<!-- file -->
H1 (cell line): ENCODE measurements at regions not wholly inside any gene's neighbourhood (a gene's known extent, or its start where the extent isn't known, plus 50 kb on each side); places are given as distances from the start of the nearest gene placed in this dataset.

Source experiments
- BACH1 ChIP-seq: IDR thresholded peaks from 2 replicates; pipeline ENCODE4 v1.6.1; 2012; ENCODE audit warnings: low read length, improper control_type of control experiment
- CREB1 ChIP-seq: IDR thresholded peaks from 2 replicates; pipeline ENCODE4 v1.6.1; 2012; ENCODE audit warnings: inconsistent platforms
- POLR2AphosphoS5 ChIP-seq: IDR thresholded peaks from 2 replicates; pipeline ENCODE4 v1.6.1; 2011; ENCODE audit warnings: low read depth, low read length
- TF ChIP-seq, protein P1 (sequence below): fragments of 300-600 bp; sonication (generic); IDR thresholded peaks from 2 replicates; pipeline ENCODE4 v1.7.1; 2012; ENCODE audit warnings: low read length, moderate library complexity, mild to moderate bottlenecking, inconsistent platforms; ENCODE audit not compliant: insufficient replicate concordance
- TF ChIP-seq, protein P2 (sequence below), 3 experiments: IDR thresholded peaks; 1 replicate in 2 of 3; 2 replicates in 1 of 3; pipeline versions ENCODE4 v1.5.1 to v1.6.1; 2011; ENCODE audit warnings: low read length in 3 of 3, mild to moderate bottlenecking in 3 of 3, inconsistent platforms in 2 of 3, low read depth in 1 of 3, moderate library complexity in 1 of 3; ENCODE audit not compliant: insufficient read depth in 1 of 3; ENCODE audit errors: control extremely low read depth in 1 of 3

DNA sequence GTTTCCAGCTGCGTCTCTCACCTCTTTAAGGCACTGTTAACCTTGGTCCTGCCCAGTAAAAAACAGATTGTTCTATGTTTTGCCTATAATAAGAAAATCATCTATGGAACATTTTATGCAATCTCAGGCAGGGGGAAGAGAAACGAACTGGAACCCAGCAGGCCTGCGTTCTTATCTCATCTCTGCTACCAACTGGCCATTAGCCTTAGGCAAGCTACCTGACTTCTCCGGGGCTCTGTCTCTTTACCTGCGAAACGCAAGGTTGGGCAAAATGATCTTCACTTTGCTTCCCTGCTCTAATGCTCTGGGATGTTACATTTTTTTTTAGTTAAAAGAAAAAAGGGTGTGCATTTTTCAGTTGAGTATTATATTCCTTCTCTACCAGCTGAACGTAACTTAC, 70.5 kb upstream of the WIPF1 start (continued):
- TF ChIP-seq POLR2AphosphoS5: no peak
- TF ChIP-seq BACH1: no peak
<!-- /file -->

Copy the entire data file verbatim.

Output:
H1 (cell line): ENCODE measurements at regions not wholly inside any gene's neighbourhood (a gene's known extent, or its start where the extent isn't known, plus 50 kb on each side); places are given as distances from the start of the nearest gene placed in this dataset.

Source experiments
- BACH1 ChIP-seq: IDR thresholded peaks from 2 replicates; pipeline ENCODE4 v1.6.1; 2012; ENCODE audit warnings: low read length, improper control_type of control experiment
- CREB1 ChIP-seq: IDR thresholded peaks from 2 replicates; pipeline ENCODE4 v1.6.1; 2012; ENCODE audit warnings: inconsistent platforms
- POLR2AphosphoS5 ChIP-seq: IDR thresholded peaks from 2 replicates; pipeline ENCODE4 v1.6.1; 2011; ENCODE audit warnings: low read depth, low read length
- TF ChIP-seq, protein P1 (sequence below): fragments of 300-600 bp; sonication (generic); IDR thresholded peaks from 2 replicates; pipeline ENCODE4 v1.7.1; 2012; ENCODE audit warnings: low read length, moderate library complexity, mild to moderate bottlenecking, inconsistent platforms; ENCODE audit not compliant: insufficient replicate concordance
- TF ChIP-seq, protein P2 (sequence below), 3 experiments: IDR thresholded peaks; 1 replicate in 2 of 3; 2 replicates in 1 of 3; pipeline versions ENCODE4 v1.5.1 to v1.6.1; 2011; ENCODE audit warnings: low read length in 3 of 3, mild to moderate bottlenecking in 3 of 3, inconsistent platforms in 2 of 3, low read depth in 1 of 3, moderate library complexity in 1 of 3; ENCODE audit not compliant: insufficient read depth in 1 of 3; ENCODE audit errors: control extremely low read depth in 1 of 3

DNA sequence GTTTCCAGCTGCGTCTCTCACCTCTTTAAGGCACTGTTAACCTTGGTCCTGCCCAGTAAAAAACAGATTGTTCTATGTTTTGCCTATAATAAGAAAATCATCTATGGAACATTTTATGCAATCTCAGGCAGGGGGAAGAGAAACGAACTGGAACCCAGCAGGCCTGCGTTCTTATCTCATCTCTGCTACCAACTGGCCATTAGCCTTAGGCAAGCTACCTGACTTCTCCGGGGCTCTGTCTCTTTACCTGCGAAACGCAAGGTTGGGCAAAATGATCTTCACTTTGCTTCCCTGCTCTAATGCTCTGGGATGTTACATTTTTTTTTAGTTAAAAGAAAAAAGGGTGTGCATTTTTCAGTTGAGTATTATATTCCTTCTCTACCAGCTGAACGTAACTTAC, 70.5 kb upstream of the WIPF1 start (continued):
- TF ChIP-seq POLR2AphosphoS5: no peak
- TF ChIP-seq BACH1: no peak